In ranking a country’s weight in the world, two attributes stand out: manpower and money; or, more precisely, population and production. Until the 19th century, the two went together. The country that could sustain the largest population—China—also had the largest economy, almost by definition. America eventually broke that link, becoming the biggest economy in the world by 1890 despite having less than a fifth of China’s population, according to estimates by Angus Maddison, an economic historian, and his successors. But the ancient pattern is slowly reasserting itself. Is China now destined to reclaim both crowns, becoming the world’s biggest economy as well as its most populous country?
By some measures, it already has. The IMF reckons China’s GDP overtook America’s in 2014 and that it will be almost a quarter larger in 2018. These calculations convert China’s GDP into dollars at purchasing-power parity (PPP), the exchange rate that would equalise the dollar price of similar goods in both countries. This ranking also lines up with some other crude proxies for economic bulk. China emits more than twice as much carbon dioxide as America and produces almost 50% more electricity. Even allowing for China’s dirtier economy, that is a big gap.
Despite the commonsense appeal of the PPP approach, it fails to impress many arbiters of economic status. The results, after all, have limited application in the global marketplace. In order to buy internationally traded goods, services and assets, China must convert its yuan not at PPP but at the market exchange rate of roughly 6.6 to the dollar.
So when will China’s economy overtake America’s at market exchange rates? Five or six years ago it was possible to believe the moment was fast approaching. Back then, China’s GDP was growing at a double-digit pace. Its exchange rate was appreciating against the dollar. And its low prices were rising rapidly towards American levels. Thanks to the combination of these three forces, China’s dollar GDP grew by a remarkable 24% in 2011 alone.
Not so fast
At the end of that year The Economist updated an interactive chart which invited readers to predict the date of America’s economic eclipse. The chart’s creator included some default assumptions for growth, inflation and the exchange rate, to help readers get started. No one thought China’s dollar GDP could continue growing at 24% for long. But it seemed possible that the yuan would continue to strengthen, perhaps at the gentler pace of 3% a year; that China’s prices would rise much as they had in the ten years before; and that China’s GDP growth would slow from double digits to 7.75% on average. Plugging those assumptions into the chart showed that China would catch America by 2018.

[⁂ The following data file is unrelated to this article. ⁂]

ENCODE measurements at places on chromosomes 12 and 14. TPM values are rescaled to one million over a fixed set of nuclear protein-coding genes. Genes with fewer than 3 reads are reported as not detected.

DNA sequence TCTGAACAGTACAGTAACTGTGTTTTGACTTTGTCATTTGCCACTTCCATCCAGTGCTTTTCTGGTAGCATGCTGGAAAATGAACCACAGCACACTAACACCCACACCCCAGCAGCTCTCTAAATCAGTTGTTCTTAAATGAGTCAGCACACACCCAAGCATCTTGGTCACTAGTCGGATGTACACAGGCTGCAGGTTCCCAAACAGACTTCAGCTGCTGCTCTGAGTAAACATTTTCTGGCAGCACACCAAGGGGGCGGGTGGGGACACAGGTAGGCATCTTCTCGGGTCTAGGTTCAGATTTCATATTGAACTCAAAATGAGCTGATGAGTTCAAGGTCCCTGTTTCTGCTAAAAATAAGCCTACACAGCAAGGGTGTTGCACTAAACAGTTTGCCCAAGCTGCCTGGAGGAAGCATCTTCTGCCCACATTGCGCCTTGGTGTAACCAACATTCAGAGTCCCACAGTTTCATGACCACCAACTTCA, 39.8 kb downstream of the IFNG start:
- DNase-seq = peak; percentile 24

That prediction, we can safely predict, will not come true. Although China’s growth has remained robust, averaging over 7% since 2011, the yuan is now weaker, not stronger, against the dollar. And China’s prices rose less quickly than America’s in 2014-16, as the world’s workshop succumbed to industrial deflation. So China’s dollar GDP is still far short of America’s (see chart).
One person who foresaw this failure is Michael Pettis of the Guanghua School of Management at Peking University. He challenged The Economist to a bet in early 2012, wagering that China would not catch America by 2018. (Not liking our chances, we challenged him to a counter-bet: that China’s growth would exceed 3.5% this decade, contrary to Mr Pettis’s pessimistic projections. Given China’s strong growth since then, it now seems safe to assume that the wager will end in a score draw: one own-goal apiece.)
Because of the delay in China’s economic ascent, the game of national greatness has taken on a new twist. China’s GDP will eventually overtake America’s. But will it do so before India’s population overtakes China’s? Perhaps China will grab the economic crown only after losing its demographic one. Some think the game is already up. Yi Fuxian of the University of Wisconsin-Madison believes China’s government has overestimated the country’s population by about 90m, because it has failed to recognise a catastrophic decline in the national fertility rate. If he’s right, India is already the most populous country in the world.
Even on official numbers, India is getting close. The UN thinks India’s population will overtake China’s as early as 2024. That would give China just six years to catch America economically, before India surpasses it demographically. To close the gap with America in time, China’s dollar GDP will probably have to grow by 11-12% a year: say, 6% growth, 3% inflation and a strengthening of the yuan to 5.96 to the dollar. That would be a remarkable rebound from the disinflation and depreciation of recent years. It is not impossible. But we wouldn’t want to bet on it.
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